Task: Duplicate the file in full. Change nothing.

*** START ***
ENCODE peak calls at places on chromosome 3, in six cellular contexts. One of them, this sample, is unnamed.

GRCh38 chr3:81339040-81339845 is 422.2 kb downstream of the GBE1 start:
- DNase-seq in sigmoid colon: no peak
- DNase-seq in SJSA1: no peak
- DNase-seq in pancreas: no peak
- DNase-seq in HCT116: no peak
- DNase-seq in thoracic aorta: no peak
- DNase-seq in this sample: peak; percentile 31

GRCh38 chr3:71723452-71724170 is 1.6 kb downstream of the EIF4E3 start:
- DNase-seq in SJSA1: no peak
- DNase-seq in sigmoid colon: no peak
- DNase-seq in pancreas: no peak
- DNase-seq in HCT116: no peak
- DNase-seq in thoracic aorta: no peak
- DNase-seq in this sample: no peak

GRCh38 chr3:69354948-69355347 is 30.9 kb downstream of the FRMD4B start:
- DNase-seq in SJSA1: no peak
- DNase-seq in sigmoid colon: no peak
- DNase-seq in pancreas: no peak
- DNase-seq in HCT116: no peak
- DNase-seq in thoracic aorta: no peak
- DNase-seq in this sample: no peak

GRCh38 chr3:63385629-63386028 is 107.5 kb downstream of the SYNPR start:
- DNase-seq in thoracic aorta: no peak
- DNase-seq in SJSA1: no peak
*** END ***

ENCODE peak calls at places on chromosome 3, in six cellular contexts. One of them, this sample, is unnamed.

GRCh38 chr3:81339040-81339845 is 422.2 kb downstream of the GBE1 start:
- DNase-seq in sigmoid colon: no peak
- DNase-seq in SJSA1: no peak
- DNase-seq in pancreas: no peak
- DNase-seq in HCT116: no peak
- DNase-seq in thoracic aorta: no peak
- DNase-seq in this sample: peak; percentile 31

GRCh38 chr3:71723452-71724170 is 1.6 kb downstream of the EIF4E3 start:
- DNase-seq in SJSA1: no peak
- DNase-seq in sigmoid colon: no peak
- DNase-seq in pancreas: no peak
- DNase-seq in HCT116: no peak
- DNase-seq in thoracic aorta: no peak
- DNase-seq in this sample: no peak

GRCh38 chr3:69354948-69355347 is 30.9 kb downstream of the FRMD4B start:
- DNase-seq in SJSA1: no peak
- DNase-seq in sigmoid colon: no peak
- DNase-seq in pancreas: no peak
- DNase-seq in HCT116: no peak
- DNase-seq in thoracic aorta: no peak
- DNase-seq in this sample: no peak

GRCh38 chr3:63385629-63386028 is 107.5 kb downstream of the SYNPR start:
- DNase-seq in thoracic aorta: no peak
- DNase-seq in SJSA1: no peak